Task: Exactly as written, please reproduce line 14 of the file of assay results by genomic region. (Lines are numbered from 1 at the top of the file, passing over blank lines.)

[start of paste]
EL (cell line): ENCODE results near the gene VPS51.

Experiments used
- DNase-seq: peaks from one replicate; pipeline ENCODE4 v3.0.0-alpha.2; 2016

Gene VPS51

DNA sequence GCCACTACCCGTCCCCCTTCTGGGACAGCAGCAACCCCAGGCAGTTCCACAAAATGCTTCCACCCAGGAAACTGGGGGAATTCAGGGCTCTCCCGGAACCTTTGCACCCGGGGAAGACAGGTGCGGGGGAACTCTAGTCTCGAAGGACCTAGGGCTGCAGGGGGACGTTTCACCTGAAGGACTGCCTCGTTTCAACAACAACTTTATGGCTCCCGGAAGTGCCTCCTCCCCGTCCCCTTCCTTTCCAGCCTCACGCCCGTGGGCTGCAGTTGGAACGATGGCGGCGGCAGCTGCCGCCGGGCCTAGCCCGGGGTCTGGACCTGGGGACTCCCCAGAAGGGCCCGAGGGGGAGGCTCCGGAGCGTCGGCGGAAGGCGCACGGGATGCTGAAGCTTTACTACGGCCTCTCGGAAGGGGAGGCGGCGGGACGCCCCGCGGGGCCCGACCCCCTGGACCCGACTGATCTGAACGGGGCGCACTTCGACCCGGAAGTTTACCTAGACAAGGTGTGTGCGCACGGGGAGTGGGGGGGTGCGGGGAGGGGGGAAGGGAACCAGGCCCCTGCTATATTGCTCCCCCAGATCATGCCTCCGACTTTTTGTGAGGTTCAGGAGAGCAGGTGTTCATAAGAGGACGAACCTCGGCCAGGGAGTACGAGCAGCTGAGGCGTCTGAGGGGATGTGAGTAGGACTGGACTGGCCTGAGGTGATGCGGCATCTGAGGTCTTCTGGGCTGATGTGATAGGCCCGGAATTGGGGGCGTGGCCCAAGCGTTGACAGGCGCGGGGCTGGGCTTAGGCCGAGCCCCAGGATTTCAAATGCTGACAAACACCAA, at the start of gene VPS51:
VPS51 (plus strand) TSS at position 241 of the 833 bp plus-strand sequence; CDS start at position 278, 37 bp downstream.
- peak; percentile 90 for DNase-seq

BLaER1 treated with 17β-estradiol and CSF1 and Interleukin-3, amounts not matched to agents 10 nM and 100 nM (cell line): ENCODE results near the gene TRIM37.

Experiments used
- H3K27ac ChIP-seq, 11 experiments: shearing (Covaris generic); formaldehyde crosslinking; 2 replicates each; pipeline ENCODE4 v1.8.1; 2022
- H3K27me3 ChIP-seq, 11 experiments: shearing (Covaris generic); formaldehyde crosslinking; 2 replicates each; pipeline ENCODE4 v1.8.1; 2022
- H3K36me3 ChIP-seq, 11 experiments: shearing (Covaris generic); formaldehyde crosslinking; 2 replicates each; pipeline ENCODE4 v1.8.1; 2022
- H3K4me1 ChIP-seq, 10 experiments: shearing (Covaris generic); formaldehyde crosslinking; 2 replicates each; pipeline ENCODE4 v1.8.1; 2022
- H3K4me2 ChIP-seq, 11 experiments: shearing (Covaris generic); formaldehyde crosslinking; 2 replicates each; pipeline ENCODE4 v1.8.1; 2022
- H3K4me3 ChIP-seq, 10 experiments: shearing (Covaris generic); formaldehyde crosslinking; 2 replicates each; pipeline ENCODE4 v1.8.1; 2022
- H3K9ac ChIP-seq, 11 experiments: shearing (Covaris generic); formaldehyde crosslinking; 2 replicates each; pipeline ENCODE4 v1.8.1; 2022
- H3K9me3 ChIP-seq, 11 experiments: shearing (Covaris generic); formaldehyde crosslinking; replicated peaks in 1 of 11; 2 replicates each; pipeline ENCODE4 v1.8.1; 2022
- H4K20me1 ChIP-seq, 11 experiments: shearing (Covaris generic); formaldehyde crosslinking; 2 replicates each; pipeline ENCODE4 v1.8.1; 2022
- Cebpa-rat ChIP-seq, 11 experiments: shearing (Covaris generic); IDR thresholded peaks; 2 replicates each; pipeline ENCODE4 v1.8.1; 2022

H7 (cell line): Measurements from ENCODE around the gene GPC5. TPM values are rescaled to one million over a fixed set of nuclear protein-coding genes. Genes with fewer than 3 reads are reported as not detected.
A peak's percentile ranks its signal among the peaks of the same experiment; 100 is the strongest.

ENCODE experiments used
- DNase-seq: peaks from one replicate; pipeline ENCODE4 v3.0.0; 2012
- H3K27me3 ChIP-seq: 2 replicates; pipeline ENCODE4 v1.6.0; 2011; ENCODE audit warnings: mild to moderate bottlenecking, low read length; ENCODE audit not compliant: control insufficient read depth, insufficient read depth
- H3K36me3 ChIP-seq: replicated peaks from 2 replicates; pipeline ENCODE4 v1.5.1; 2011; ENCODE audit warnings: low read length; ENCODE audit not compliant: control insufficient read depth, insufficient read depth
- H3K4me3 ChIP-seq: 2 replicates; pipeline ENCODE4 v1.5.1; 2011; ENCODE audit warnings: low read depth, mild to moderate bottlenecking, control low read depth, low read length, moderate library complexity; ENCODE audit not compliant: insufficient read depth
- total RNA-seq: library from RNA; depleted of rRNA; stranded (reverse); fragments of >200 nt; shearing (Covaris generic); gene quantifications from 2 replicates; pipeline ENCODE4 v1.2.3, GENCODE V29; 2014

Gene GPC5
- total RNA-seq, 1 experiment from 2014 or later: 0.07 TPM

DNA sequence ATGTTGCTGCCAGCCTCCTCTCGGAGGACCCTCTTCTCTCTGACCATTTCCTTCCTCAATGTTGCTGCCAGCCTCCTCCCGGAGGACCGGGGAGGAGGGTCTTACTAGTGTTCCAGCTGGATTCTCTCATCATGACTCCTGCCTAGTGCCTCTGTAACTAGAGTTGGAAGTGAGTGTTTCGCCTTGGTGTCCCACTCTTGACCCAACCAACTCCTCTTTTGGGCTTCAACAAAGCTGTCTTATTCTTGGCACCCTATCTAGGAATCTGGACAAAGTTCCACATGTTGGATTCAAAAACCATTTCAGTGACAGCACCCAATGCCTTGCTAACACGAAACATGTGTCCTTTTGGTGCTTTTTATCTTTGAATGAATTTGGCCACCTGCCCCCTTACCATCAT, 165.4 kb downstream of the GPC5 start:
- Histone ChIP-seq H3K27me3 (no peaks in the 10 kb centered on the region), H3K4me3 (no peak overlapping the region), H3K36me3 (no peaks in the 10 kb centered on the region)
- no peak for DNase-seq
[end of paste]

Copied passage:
- H3K4me2 ChIP-seq, 11 experiments: shearing (Covaris generic); formaldehyde crosslinking; 2 replicates each; pipeline ENCODE4 v1.8.1; 2022